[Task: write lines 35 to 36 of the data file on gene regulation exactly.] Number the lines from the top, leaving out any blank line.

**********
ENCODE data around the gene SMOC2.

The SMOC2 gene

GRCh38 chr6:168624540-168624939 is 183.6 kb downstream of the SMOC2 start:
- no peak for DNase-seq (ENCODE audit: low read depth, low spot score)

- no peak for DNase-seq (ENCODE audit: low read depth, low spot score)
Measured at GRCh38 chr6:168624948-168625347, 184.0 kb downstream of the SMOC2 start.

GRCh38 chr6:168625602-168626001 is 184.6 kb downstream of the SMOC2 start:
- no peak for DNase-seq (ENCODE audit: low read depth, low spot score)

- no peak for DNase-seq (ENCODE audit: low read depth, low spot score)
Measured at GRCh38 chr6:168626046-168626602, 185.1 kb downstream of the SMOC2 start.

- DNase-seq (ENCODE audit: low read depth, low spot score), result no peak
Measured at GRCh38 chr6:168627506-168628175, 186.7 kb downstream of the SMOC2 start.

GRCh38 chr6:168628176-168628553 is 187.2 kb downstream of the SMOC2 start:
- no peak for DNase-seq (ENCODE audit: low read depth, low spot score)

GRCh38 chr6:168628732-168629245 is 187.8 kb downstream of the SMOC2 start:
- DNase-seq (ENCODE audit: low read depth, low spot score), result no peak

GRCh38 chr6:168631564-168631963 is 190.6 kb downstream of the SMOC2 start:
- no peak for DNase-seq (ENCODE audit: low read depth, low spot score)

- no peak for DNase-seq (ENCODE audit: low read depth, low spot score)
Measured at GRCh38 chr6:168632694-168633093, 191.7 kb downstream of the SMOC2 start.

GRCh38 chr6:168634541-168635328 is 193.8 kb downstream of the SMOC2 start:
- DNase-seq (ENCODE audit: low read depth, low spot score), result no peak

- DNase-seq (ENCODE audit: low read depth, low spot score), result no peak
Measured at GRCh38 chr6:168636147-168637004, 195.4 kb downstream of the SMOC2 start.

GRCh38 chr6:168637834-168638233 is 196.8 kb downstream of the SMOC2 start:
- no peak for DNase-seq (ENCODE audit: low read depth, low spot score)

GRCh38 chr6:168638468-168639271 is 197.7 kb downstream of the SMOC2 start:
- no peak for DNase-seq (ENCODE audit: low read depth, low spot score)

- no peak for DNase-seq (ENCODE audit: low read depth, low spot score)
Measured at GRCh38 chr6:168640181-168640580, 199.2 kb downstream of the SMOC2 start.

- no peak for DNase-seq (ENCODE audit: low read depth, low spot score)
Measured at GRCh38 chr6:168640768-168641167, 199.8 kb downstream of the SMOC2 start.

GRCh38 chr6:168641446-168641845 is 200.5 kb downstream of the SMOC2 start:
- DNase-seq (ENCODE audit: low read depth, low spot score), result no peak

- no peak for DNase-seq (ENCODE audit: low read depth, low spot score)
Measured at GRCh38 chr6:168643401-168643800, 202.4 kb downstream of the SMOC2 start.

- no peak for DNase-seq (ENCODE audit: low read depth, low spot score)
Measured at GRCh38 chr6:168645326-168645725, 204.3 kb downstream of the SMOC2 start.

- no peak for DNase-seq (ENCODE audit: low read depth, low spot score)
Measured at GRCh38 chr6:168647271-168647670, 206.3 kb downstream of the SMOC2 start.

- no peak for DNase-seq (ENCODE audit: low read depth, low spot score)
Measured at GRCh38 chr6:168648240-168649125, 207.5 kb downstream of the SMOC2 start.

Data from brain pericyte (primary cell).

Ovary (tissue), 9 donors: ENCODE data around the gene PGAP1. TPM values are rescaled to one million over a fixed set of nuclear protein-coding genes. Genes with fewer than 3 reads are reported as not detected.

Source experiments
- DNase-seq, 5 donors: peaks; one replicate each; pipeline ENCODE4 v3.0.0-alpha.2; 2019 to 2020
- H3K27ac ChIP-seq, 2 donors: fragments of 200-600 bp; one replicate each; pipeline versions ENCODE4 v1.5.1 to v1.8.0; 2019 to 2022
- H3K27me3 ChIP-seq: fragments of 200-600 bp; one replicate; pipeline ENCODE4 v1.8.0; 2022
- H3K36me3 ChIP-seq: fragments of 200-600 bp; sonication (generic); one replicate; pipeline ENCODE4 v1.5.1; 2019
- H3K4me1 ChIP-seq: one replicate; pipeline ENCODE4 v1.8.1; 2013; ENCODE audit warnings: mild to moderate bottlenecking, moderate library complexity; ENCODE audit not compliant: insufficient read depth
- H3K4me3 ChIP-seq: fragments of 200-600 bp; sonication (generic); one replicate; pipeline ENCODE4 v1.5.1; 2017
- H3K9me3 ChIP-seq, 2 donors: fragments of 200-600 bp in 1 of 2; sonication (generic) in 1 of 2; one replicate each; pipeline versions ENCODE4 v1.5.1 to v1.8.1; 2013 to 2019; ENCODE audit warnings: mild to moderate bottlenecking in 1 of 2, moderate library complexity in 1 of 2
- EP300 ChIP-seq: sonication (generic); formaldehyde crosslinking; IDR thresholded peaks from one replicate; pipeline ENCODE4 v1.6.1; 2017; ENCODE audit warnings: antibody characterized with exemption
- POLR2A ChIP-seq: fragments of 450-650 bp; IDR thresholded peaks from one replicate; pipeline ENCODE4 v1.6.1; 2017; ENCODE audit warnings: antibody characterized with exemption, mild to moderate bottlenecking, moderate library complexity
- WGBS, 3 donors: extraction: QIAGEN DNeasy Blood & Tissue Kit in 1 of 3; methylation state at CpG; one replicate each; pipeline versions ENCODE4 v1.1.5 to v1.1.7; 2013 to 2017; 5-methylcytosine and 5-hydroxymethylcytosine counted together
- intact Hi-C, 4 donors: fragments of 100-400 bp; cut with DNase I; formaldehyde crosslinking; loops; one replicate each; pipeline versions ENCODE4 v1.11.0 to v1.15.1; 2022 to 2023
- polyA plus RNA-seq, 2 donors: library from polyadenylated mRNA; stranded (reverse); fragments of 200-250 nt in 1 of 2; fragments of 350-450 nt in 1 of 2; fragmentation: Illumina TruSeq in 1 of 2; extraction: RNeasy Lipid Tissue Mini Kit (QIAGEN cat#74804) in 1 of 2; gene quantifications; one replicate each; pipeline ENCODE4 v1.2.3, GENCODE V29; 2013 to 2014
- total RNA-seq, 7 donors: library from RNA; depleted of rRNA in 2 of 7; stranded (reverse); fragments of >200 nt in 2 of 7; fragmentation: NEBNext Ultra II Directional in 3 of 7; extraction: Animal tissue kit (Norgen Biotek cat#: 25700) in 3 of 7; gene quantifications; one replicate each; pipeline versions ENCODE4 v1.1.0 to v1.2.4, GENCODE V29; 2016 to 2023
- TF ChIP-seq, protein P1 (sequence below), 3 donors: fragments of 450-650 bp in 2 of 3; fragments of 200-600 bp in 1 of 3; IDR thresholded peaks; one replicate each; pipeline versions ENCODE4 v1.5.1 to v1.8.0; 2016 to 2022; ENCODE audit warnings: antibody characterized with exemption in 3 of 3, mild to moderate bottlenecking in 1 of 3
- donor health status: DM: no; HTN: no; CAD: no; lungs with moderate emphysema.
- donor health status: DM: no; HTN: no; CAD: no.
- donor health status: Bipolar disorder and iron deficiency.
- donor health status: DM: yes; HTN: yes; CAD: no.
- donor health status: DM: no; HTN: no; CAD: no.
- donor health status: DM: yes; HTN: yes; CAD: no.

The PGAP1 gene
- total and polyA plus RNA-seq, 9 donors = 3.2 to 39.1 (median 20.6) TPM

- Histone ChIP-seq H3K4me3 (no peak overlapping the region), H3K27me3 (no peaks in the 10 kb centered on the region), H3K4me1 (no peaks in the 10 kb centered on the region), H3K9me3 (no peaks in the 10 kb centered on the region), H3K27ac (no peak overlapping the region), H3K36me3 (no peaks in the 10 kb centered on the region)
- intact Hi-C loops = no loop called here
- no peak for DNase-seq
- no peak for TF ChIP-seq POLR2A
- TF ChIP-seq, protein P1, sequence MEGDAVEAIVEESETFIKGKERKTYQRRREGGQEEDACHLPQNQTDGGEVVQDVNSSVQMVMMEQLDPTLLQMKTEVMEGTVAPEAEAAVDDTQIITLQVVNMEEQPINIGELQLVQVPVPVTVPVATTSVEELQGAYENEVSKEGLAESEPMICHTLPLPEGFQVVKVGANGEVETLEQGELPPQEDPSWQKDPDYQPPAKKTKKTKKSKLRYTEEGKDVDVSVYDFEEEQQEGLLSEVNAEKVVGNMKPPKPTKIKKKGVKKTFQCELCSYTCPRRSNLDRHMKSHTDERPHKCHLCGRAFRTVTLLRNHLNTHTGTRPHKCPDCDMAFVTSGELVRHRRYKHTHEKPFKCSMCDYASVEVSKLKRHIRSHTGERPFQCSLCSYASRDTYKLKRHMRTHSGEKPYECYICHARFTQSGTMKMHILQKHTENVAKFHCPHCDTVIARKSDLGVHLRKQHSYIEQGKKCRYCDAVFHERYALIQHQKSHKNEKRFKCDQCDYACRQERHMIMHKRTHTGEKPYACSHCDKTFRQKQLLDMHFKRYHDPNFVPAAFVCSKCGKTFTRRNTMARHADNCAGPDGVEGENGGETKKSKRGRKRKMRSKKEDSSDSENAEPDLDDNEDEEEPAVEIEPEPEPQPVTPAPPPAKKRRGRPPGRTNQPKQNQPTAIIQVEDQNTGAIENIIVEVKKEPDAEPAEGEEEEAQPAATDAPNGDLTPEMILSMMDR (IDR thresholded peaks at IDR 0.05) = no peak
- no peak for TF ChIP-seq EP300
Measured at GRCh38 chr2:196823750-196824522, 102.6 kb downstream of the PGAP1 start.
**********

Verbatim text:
- no peak for DNase-seq (ENCODE audit: low read depth, low spot score)
Measured at GRCh38 chr6:168643401-168643800, 202.4 kb downstream of the SMOC2 start.